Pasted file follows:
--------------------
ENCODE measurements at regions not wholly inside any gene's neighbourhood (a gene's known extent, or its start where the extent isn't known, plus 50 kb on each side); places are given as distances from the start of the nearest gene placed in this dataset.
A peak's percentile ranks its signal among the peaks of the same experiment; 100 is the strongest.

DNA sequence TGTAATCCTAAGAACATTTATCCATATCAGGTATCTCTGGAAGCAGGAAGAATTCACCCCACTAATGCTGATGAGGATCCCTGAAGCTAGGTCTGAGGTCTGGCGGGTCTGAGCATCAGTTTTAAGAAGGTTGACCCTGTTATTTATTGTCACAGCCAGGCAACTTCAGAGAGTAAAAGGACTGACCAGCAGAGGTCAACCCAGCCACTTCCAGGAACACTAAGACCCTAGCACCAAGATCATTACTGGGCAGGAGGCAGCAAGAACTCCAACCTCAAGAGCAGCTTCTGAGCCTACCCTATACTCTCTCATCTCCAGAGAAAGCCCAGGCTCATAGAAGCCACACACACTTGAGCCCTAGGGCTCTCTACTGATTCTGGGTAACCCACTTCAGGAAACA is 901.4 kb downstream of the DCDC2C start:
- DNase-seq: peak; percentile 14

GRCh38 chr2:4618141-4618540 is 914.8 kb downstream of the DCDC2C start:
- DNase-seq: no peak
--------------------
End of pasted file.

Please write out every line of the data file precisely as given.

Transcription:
ENCODE measurements at regions not wholly inside any gene's neighbourhood (a gene's known extent, or its start where the extent isn't known, plus 50 kb on each side); places are given as distances from the start of the nearest gene placed in this dataset.
A peak's percentile ranks its signal among the peaks of the same experiment; 100 is the strongest.

DNA sequence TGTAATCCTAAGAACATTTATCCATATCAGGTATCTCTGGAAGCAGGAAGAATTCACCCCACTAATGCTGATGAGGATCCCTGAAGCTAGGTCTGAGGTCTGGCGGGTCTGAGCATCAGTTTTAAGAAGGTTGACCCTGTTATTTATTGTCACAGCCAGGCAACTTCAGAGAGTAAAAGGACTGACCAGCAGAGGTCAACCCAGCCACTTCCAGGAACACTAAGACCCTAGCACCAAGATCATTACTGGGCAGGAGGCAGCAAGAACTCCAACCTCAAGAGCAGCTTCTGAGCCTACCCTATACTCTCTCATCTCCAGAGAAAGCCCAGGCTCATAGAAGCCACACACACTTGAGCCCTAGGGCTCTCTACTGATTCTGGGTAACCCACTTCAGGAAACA is 901.4 kb downstream of the DCDC2C start:
- DNase-seq: peak; percentile 14

GRCh38 chr2:4618141-4618540 is 914.8 kb downstream of the DCDC2C start:
- DNase-seq: no peak